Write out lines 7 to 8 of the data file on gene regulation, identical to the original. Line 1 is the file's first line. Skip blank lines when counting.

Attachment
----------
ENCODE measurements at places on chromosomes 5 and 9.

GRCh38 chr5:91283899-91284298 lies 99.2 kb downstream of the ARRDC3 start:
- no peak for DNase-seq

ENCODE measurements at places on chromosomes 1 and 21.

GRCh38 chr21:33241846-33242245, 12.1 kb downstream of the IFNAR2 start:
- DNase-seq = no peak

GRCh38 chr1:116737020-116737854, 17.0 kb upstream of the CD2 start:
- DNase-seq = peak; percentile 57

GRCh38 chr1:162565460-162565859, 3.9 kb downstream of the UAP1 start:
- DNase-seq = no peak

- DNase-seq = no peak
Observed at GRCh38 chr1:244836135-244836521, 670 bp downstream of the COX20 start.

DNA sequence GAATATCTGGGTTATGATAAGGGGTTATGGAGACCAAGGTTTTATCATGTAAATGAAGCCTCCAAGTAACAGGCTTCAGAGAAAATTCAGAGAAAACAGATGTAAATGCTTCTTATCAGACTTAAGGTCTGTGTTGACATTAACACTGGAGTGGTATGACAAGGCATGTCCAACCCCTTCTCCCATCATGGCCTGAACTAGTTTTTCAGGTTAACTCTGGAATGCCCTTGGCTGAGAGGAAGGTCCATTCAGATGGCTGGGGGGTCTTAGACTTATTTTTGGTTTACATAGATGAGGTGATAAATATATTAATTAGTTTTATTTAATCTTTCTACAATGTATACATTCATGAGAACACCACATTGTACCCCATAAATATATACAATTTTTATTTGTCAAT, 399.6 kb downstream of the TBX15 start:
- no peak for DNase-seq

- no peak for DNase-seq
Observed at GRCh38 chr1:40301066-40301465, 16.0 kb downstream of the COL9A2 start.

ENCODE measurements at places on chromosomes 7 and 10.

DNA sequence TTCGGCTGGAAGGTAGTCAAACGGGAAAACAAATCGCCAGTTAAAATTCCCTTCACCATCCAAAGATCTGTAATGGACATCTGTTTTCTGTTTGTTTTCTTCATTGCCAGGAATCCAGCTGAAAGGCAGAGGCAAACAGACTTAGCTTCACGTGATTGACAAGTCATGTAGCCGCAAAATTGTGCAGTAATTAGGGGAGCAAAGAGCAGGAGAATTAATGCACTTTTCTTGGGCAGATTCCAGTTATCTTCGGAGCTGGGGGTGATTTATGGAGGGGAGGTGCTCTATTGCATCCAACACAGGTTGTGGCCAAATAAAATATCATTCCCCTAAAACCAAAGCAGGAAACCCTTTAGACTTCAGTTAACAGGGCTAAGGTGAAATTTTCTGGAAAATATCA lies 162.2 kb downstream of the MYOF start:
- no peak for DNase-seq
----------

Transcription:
GRCh38 chr1:116737020-116737854, 17.0 kb upstream of the CD2 start:
- DNase-seq = peak; percentile 57